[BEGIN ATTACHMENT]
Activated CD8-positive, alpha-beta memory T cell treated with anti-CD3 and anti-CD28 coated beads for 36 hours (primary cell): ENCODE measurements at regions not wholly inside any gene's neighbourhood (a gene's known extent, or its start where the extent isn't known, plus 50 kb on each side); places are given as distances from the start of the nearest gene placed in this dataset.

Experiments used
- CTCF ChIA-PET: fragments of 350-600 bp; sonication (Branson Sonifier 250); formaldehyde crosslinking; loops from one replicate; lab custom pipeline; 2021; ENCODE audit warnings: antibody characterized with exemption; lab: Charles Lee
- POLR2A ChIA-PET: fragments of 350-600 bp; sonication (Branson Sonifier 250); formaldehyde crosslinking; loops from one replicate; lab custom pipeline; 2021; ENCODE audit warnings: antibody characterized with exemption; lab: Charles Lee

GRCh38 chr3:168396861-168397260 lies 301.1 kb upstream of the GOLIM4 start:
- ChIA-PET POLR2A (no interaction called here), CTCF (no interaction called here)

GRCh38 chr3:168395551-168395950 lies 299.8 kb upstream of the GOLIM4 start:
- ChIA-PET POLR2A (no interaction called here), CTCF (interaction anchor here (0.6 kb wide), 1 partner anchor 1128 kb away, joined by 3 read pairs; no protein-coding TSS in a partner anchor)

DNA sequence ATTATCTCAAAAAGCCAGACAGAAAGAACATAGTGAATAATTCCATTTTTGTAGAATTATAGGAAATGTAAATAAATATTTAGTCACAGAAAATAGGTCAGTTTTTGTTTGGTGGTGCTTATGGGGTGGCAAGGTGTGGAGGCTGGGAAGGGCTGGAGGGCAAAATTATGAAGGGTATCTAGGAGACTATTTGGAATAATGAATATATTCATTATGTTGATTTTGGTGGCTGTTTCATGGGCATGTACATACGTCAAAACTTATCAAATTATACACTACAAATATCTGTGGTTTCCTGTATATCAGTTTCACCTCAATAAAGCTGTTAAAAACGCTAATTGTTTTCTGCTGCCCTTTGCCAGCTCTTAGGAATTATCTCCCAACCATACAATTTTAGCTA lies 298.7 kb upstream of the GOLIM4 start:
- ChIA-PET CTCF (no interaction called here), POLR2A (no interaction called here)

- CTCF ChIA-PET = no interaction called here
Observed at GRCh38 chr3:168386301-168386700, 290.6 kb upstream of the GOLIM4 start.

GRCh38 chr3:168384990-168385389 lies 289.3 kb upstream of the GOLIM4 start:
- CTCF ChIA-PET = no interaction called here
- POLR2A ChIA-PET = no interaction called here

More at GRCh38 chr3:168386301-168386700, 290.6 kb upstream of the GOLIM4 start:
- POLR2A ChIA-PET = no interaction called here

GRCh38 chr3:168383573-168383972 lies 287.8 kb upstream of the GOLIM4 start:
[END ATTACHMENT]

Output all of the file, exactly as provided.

Activated CD8-positive, alpha-beta memory T cell treated with anti-CD3 and anti-CD28 coated beads for 36 hours (primary cell): ENCODE measurements at regions not wholly inside any gene's neighbourhood (a gene's known extent, or its start where the extent isn't known, plus 50 kb on each side); places are given as distances from the start of the nearest gene placed in this dataset.

Experiments used
- CTCF ChIA-PET: fragments of 350-600 bp; sonication (Branson Sonifier 250); formaldehyde crosslinking; loops from one replicate; lab custom pipeline; 2021; ENCODE audit warnings: antibody characterized with exemption; lab: Charles Lee
- POLR2A ChIA-PET: fragments of 350-600 bp; sonication (Branson Sonifier 250); formaldehyde crosslinking; loops from one replicate; lab custom pipeline; 2021; ENCODE audit warnings: antibody characterized with exemption; lab: Charles Lee

GRCh38 chr3:168396861-168397260 lies 301.1 kb upstream of the GOLIM4 start:
- ChIA-PET POLR2A (no interaction called here), CTCF (no interaction called here)

GRCh38 chr3:168395551-168395950 lies 299.8 kb upstream of the GOLIM4 start:
- ChIA-PET POLR2A (no interaction called here), CTCF (interaction anchor here (0.6 kb wide), 1 partner anchor 1128 kb away, joined by 3 read pairs; no protein-coding TSS in a partner anchor)

DNA sequence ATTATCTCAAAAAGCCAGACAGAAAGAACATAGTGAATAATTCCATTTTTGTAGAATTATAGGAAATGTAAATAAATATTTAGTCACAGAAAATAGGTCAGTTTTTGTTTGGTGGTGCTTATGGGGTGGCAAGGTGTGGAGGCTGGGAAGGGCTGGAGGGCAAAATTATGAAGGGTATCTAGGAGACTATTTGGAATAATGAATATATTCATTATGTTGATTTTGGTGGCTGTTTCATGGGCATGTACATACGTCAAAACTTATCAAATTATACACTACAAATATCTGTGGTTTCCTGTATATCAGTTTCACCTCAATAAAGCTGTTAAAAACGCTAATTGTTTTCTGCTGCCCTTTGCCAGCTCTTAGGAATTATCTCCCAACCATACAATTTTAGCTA lies 298.7 kb upstream of the GOLIM4 start:
- ChIA-PET CTCF (no interaction called here), POLR2A (no interaction called here)

- CTCF ChIA-PET = no interaction called here
Observed at GRCh38 chr3:168386301-168386700, 290.6 kb upstream of the GOLIM4 start.

GRCh38 chr3:168384990-168385389 lies 289.3 kb upstream of the GOLIM4 start:
- CTCF ChIA-PET = no interaction called here
- POLR2A ChIA-PET = no interaction called here

More at GRCh38 chr3:168386301-168386700, 290.6 kb upstream of the GOLIM4 start:
- POLR2A ChIA-PET = no interaction called here

GRCh38 chr3:168383573-168383972 lies 287.8 kb upstream of the GOLIM4 start: